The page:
Genesis – Selling England by the Pound (1974)
I have to mention this one, or my story of the 90s music wouldn’t be complete: it’s also the time when I was introduced (by my then gf) to progressive rock, in the form of the first four Genesis albums (FGtR doesn’t count!). Unlike our relationship, this was the love affair that would last for the rest of my life.
(header image (c) Chris Barker)
Not exactly a New Year‘s Eve party playlist, but then again, it didn’t exactly feel like a party year, for all sorts of reason. Rather than celebrate its passing, we breathe a sigh of relief and hope that 2017 at least won’t get much worse…
It’s not going to surprise anyone reading this blog how I felt about the political developments since January, and frankly there’s little cause for optimism for the near future. But hey, at least we’re still here (well, most of us), and who knows, maybe 2017 will surprise us. At first, let’s see how long that ceasefire in Syria is going to hold…
For me personally, it was a fairly mixed year. Artistically – very successful, considering I wrote and published two full novels which ended the Year of the Dragon saga, and even found the time for a collection of haiku. I hope to keep this pace up going into next year, although I’ll be starting my new novel from scratch – something I hadn’t done in over five years. AN ENTIRELY NEW BOOK! Every time I realize this, I get terrified at the very thought.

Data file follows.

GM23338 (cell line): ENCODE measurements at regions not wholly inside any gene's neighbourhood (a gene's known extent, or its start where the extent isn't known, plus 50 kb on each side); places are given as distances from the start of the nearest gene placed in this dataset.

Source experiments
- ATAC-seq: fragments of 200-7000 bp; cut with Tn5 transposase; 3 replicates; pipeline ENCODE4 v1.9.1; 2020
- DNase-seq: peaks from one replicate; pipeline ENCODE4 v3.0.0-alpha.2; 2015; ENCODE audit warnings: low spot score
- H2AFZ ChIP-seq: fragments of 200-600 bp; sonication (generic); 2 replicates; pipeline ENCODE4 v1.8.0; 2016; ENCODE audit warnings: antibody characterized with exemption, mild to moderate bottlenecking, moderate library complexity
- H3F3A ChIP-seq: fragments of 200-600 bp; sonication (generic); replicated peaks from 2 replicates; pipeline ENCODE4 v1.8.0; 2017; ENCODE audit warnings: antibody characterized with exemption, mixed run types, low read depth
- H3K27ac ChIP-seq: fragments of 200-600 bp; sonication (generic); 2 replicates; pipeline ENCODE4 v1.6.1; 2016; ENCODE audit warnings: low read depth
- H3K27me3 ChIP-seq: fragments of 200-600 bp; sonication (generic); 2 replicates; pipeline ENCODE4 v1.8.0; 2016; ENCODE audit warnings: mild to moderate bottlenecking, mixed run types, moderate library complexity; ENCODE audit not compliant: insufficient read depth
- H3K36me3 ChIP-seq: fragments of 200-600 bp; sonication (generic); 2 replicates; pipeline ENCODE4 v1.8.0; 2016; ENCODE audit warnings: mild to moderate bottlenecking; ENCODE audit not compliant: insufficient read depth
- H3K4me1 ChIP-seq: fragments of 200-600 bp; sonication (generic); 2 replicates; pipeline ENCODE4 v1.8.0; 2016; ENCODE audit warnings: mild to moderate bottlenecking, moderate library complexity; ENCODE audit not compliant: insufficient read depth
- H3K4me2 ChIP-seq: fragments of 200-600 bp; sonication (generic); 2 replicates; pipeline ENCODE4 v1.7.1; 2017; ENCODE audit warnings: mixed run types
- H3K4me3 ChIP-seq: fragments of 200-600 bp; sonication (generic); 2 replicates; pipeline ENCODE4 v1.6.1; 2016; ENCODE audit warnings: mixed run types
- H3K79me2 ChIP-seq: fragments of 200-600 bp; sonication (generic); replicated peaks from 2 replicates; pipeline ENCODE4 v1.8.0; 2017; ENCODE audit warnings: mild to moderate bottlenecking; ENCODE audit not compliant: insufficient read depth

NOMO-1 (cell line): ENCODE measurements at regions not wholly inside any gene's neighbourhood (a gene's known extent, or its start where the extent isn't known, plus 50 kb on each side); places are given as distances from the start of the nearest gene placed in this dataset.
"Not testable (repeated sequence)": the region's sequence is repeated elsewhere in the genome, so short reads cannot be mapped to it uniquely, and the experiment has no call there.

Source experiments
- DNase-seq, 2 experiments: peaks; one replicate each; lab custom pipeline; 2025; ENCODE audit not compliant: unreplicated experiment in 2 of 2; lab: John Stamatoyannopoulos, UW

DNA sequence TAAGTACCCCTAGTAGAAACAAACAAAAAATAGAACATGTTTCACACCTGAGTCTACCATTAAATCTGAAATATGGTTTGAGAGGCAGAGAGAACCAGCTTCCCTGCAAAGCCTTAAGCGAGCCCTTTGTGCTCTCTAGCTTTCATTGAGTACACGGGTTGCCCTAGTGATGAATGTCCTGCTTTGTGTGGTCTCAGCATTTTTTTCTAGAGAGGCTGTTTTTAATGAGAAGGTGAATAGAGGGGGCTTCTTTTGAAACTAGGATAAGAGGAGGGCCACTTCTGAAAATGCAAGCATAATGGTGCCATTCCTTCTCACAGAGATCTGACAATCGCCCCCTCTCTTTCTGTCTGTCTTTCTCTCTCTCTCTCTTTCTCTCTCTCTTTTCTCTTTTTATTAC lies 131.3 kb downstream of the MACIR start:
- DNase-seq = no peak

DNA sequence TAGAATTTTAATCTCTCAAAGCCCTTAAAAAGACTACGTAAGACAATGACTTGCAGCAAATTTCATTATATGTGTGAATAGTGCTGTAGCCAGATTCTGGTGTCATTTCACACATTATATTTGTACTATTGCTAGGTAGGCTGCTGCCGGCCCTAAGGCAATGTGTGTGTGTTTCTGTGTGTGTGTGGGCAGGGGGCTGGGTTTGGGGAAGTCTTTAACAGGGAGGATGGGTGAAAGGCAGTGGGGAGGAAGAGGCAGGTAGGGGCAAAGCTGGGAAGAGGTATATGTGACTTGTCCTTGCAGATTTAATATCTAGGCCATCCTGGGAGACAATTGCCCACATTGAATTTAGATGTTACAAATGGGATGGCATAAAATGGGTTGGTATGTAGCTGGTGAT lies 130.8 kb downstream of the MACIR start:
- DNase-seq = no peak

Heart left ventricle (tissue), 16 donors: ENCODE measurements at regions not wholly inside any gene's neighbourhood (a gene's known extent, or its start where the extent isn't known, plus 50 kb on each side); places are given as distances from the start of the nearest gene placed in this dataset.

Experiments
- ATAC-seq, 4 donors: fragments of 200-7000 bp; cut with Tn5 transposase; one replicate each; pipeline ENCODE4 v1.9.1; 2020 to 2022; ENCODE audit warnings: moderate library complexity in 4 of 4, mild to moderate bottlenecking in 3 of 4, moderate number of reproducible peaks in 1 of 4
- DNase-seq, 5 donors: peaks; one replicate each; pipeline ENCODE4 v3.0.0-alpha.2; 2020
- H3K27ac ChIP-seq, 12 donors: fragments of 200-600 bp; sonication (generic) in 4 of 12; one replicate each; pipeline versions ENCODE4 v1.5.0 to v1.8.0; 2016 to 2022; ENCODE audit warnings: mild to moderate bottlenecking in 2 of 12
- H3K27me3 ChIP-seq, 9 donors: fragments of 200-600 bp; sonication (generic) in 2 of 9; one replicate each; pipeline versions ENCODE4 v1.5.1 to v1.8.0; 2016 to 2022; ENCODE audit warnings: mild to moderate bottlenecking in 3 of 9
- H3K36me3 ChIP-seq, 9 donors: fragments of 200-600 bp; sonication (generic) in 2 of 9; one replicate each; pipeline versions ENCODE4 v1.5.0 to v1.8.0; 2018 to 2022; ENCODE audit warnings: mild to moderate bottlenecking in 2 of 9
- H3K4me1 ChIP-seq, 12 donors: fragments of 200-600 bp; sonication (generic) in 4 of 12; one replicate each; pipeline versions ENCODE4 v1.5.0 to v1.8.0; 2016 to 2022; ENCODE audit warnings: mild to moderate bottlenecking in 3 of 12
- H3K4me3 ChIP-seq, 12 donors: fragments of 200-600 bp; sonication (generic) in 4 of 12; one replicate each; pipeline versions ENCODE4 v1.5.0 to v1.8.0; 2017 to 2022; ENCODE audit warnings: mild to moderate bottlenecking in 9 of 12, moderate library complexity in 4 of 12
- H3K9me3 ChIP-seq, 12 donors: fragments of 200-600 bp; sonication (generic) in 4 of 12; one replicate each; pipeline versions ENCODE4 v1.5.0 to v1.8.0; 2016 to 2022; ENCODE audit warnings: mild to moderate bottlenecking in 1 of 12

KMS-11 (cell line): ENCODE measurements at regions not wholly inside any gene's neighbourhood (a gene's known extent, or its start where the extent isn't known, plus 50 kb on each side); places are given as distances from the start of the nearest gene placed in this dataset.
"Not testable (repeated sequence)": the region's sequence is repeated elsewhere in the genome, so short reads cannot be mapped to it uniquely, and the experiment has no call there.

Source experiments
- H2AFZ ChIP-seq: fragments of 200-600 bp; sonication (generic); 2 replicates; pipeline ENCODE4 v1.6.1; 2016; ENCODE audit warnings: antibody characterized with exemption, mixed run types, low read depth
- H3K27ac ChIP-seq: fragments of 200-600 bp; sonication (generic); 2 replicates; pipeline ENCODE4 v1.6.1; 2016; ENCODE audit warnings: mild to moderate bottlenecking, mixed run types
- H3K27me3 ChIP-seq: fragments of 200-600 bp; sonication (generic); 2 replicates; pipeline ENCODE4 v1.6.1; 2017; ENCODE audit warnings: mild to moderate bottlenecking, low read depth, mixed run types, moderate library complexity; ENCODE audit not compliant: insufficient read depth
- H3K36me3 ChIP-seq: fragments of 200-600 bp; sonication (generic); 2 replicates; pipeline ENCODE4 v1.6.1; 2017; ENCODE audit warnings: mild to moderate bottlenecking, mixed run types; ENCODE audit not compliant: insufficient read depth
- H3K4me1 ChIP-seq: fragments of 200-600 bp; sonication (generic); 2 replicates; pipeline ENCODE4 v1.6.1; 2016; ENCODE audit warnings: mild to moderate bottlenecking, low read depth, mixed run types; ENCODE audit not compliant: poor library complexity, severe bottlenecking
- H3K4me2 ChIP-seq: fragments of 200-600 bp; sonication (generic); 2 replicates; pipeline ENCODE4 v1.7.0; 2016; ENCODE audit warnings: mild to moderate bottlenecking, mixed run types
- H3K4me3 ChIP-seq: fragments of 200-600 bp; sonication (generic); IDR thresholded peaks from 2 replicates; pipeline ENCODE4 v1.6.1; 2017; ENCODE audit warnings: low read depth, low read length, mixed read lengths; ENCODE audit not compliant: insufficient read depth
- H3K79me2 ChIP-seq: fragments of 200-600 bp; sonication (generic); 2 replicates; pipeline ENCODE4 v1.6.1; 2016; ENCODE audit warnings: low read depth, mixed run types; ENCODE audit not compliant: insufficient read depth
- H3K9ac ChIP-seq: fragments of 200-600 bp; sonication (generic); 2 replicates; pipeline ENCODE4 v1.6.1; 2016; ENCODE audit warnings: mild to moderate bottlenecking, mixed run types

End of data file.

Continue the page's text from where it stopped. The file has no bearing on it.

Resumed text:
In the more mundane part of my life, very little happened. I stayed and worked in London all year, excepting the summer trip to the Hokuriku region of Japan, which was predictably awesome. I changed jobs in the summer, I started listening to comedy podcasts and… that’s about it. This is the first time in a long time that I’ll be spending two consecutive New Year’s Eves in the same place and circumstances. Feels weird!
2017, though – well, I don’t do New Year resolutions, I do New Year plans, and I have some big plans for this year. Definitely should be more interesting, but for now it’s all secret. I’ll let you know once it all comes to fruition.